Martha Bell describes the Cairo Museum piece as a "single 'bead' from a gold w3h-collar, with a repeated pattern of alternating pendant lotus and poppy (?) petals. The cloisons were inlaid with lapis, turquoise, and carnelian colored materials, probably glass." She explains the hieratic number 17 on the back as a jeweler's mark indicating "position within a row [of necklace elements], the higher the number apparently the smaller the size, i.e. on the outer edges, or rear of the necklace, nearer to the terminal." (JARCE 27 [1990], 101 and n. 32.) This explanation for the purpose of the numerical markings on the back of the Cairo piece leaves room for the possibility that another similarly numbered piece could have occupied the same position on the opposite side of the same string of beads. If two such # 17 pieces were found in KV 55, then one could have been stolen along with other parts of  the necklace while the other # 17 piece went to Cairo. The Cairo #17 piece would have been the one catalogued by Daressy and accessioned into the museum's collection as JdE 39632. The stolen #17 piece would have become part of the Davis-Buttles-Allen collection, and eventually ended up at Sotheby's. Bell's comment about the Cairo # 17 piece having been purchased could have been an understandable mistake caused by her confusing the Cairo necklace element with the similarly numbered necklace element reported as stolen by Emma Andrews in her diary. Larson's comment that the Sotheby's necklace element "went to Cairo" may itself be based on his reading of Bell's incorrect statement that the Cairo # 17 piece had been purchased. Only further research can hope to resolve the mystery of the necklace element(s.) If there were two necklace elements, both inscribed with the number 17, then the location of the one auctioned by Sotheby's in 1976 is still unknown.
    Through C. Lilyquist, M. J. Raven, and H. D. Schneider, Bell learned that another piece from the same necklace (this one with a hieratic number 16 inscribed on the reverse side) had been sold to the Rijksmuseum van Oudheden, Leiden, by J. N. E. Esser, an antiquities dealer in the Netherlands. This object (Leiden F 1940/8.4) had come to Esser from the collection of Baron Van der Straeten-Solvay of Brussels. (JARCE 27 [1990], 101, no. 8 and n. 32. See Lilyquist's black & white photo of the Leiden necklace element along with a color photo of this intriguing antiquity from the Huub Pragt Egyptoloog page on Facebook.) How the Baron had acquired the piece is currently not known.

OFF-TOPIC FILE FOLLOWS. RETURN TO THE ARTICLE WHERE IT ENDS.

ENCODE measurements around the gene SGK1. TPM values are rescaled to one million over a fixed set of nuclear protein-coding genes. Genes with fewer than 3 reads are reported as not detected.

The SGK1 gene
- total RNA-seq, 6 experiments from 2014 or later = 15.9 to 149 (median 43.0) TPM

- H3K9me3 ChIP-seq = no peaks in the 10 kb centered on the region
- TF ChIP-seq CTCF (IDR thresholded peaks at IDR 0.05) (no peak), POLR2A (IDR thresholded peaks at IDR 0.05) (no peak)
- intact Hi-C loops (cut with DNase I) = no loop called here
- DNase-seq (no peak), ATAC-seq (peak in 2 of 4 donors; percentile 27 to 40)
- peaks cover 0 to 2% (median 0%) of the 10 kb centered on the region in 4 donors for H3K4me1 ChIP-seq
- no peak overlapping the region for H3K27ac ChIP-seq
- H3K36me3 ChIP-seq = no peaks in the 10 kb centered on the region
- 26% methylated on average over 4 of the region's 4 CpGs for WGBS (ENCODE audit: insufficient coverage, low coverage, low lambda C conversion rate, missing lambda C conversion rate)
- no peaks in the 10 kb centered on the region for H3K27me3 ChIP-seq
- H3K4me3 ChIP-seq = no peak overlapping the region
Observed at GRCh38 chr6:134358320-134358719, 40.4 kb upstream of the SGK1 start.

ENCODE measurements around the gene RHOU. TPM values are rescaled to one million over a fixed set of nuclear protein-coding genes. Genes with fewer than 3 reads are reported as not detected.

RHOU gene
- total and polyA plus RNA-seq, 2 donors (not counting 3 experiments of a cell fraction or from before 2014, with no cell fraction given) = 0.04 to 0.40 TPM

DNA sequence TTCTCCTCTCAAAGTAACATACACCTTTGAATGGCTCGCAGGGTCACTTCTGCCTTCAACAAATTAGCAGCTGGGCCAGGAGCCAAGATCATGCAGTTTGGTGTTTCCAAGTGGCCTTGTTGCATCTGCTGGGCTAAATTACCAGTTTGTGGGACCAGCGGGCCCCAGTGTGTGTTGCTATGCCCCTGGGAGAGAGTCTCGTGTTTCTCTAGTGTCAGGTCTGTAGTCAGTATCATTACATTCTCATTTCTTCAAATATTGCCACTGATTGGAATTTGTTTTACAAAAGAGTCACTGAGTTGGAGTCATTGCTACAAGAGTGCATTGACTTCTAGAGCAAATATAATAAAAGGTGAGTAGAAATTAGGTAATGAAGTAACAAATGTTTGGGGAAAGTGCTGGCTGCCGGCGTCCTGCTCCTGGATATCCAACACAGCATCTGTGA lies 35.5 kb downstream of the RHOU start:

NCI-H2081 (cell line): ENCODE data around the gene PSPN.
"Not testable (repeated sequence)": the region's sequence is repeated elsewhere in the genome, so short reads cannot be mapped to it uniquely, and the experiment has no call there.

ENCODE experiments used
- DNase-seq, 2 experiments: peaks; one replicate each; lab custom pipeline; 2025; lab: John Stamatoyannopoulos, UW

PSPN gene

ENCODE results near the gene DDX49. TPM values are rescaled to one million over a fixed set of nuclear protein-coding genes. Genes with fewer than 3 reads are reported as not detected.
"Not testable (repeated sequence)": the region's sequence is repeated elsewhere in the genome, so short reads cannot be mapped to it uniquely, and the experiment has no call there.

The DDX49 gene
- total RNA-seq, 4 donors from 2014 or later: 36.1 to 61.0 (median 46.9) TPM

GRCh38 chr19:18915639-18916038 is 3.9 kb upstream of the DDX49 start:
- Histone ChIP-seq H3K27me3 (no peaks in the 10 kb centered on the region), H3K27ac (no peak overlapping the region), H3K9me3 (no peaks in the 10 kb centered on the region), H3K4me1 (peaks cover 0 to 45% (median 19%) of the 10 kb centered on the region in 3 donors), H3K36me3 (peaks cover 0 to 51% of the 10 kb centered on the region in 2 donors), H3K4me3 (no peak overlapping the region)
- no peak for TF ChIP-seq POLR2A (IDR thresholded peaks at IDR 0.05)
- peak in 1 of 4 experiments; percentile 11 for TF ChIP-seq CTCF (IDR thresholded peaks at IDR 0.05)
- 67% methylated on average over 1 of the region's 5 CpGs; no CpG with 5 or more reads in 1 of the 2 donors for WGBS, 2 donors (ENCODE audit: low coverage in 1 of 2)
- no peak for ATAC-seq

Source Abbreviation Key

    Read more about KV 55's missing objects:

Part II
The Coffin Basin and Gold Foil Sheets
See how KMT editor Dennis Forbes
tracked down missing treasures.

Part III
More Gold Foil at the Metropolitan
Learn how the M. M. A. acquired 
valuable KV 55 objects.

Part IV
The Missing Mummy Bands
These mysterious objects still
evade KV 55 detectives.


Theodore Davis at Boalsburg, PA

    I recently had a moment of excitement involving my "discovery" of a relative of Theodore Davis. A man by the name of Theodore Davis Boal was mentioned in Davis's New York Times obituary as being a surviving nephew of the famous Egyptologist. His home was given as Boalsburg, Pennsylvania. I began tracking him down on the internet, and soon found a website for a Boalsburg Museum in Boalsburg, PA, near State College. The Museum is run by a Mr. Christopher Lee, Theodore Davis's great-great-nephew. Immediately, I sent Mr. Lee an e-mail, explaining to him that I was doing research on Theodore Davis. I asked if Mr. Lee had any Egyptian artifacts, either in his personal collection or in the museum. He replied that he did have "some items from Egyptian tombs" on display in the museum. Greatly excited, I dashed off e-mails to John Larson and Dennis Forbes. I was ready to drive to Boalsburg to photograph these artifacts when John Larson wrote back, explaining that he and Robert Ritner (now an Associate Professor of Egyptology at the Oriental Institute of Chicago) had seen the objects in 1989, and determined that none had probably come from Davis's excavations in the Valley of the Kings. My visions of discovering the missing KV 55 mummy bands and gold foil sheets vanished like cartouches on the KV 55 coffin. 
    Mr. Lee told me that he has all of Theodore Davis's published works at the museum. John Larson added that the Boalsburg Museum also has an impressive bust of Theodore Davis, and a large framed picture of Davis's dahabiya. Even though no KV 55 missing treasures are there, the Boalsburg Museum should be of great interest to Theodore Davis scholars and is definitely worth a visit for anyone fascinated by Egyptology in the "Gilded Age." (Click here to go directly to the Boalsburg Museum website.)

    KV 55's  missing  objects continue to tantalize researchers, and there are many of them still hidden away, mostly in private collections. Martha Bell compiled an extensive list of these articles, which include (in addition to the ones noted above) such things as an alabaster jar stand from the burial chamber, an alabaster vase lid and wooden mallet head from the entrance corridor, and a fragment of furniture bearing the names of Tiye and Nebmaatre (written without employing the M3ct-figure.) (JARCE 27 [1990], 108.) Who knows when or where they may turn up.
    The search for the elusive KV 55 missing objects continues today, and can be greatly facilitated by internet communications and search capabilities. The Theban Royal Mummy Project would like to especially thank Susan J. Allen, Senior Research Associate & Librarian, Department of Egyptian Art, Metropolitan Museum of Art; Dennis Forbes, editor of KMT: A Modern Journal of Ancient Egypt; John Larson, Museum Archivist of the Oriental Institute of Chicago; and Monica J. Verona of the MMA's Thomas J. Watson Library, who all communicated with me about the Cairo and MMA gold foil sheets and other KV 55-related subjects, and generously shared valuable information.  
    I would be glad to hear from anyone who has any new data about missing objects from KV 55. Even unconfirmed rumors concerning these artifacts are welcome, since--regardless of their validity--they serve as starting points for research and may, in some cases, be based on facts. (Of course, such rumors will be clearly labeled as such on this page.) Please feel free to contact The Theban Royal Mummy Project at: